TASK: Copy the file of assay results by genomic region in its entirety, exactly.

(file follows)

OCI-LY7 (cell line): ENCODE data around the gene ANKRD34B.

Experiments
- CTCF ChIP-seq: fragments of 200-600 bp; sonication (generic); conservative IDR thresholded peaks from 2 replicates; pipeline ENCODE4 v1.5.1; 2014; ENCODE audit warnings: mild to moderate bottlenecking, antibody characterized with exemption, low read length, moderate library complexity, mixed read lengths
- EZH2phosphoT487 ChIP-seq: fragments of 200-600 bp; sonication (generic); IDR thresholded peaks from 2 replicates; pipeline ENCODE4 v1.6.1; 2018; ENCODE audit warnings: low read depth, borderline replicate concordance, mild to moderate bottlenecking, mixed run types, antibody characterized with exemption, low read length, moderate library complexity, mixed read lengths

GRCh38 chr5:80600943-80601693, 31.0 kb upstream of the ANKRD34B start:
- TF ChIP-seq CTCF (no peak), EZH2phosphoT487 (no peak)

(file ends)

OCI-LY7 (cell line): ENCODE data around the gene ANKRD34B.

Experiments
- CTCF ChIP-seq: fragments of 200-600 bp; sonication (generic); conservative IDR thresholded peaks from 2 replicates; pipeline ENCODE4 v1.5.1; 2014; ENCODE audit warnings: mild to moderate bottlenecking, antibody characterized with exemption, low read length, moderate library complexity, mixed read lengths
- EZH2phosphoT487 ChIP-seq: fragments of 200-600 bp; sonication (generic); IDR thresholded peaks from 2 replicates; pipeline ENCODE4 v1.6.1; 2018; ENCODE audit warnings: low read depth, borderline replicate concordance, mild to moderate bottlenecking, mixed run types, antibody characterized with exemption, low read length, moderate library complexity, mixed read lengths

GRCh38 chr5:80600943-80601693, 31.0 kb upstream of the ANKRD34B start:
- TF ChIP-seq CTCF (no peak), EZH2phosphoT487 (no peak)